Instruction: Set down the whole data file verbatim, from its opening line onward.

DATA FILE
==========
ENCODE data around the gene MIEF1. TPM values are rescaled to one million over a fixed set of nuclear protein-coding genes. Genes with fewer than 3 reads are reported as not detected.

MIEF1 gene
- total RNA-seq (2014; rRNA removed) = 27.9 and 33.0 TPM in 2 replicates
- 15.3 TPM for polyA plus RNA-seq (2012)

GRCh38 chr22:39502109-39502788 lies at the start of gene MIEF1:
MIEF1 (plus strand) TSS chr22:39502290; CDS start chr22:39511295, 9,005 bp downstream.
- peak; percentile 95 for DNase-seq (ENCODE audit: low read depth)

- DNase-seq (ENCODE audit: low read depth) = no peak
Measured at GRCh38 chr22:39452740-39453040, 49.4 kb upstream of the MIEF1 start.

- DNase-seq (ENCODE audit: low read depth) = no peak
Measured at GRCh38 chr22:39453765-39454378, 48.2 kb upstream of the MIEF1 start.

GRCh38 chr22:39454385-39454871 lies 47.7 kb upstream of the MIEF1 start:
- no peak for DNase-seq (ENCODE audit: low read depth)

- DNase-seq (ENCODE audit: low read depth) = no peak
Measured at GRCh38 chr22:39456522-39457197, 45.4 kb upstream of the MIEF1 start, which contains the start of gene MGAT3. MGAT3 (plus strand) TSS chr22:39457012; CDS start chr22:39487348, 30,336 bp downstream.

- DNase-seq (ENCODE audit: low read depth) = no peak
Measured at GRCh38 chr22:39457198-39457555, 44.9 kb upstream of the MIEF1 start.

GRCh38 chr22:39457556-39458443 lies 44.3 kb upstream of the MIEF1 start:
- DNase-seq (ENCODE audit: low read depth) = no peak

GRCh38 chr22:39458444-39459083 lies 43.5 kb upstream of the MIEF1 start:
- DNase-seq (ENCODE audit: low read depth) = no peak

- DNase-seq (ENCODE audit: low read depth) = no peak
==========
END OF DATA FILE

ENCODE data around the gene MIEF1. TPM values are rescaled to one million over a fixed set of nuclear protein-coding genes. Genes with fewer than 3 reads are reported as not detected.

MIEF1 gene
- total RNA-seq (2014; rRNA removed) = 27.9 and 33.0 TPM in 2 replicates
- 15.3 TPM for polyA plus RNA-seq (2012)

GRCh38 chr22:39502109-39502788 lies at the start of gene MIEF1:
MIEF1 (plus strand) TSS chr22:39502290; CDS start chr22:39511295, 9,005 bp downstream.
- peak; percentile 95 for DNase-seq (ENCODE audit: low read depth)

- DNase-seq (ENCODE audit: low read depth) = no peak
Measured at GRCh38 chr22:39452740-39453040, 49.4 kb upstream of the MIEF1 start.

- DNase-seq (ENCODE audit: low read depth) = no peak
Measured at GRCh38 chr22:39453765-39454378, 48.2 kb upstream of the MIEF1 start.

GRCh38 chr22:39454385-39454871 lies 47.7 kb upstream of the MIEF1 start:
- no peak for DNase-seq (ENCODE audit: low read depth)

- DNase-seq (ENCODE audit: low read depth) = no peak
Measured at GRCh38 chr22:39456522-39457197, 45.4 kb upstream of the MIEF1 start, which contains the start of gene MGAT3. MGAT3 (plus strand) TSS chr22:39457012; CDS start chr22:39487348, 30,336 bp downstream.

- DNase-seq (ENCODE audit: low read depth) = no peak
Measured at GRCh38 chr22:39457198-39457555, 44.9 kb upstream of the MIEF1 start.

GRCh38 chr22:39457556-39458443 lies 44.3 kb upstream of the MIEF1 start:
- DNase-seq (ENCODE audit: low read depth) = no peak

GRCh38 chr22:39458444-39459083 lies 43.5 kb upstream of the MIEF1 start:
- DNase-seq (ENCODE audit: low read depth) = no peak

- DNase-seq (ENCODE audit: low read depth) = no peak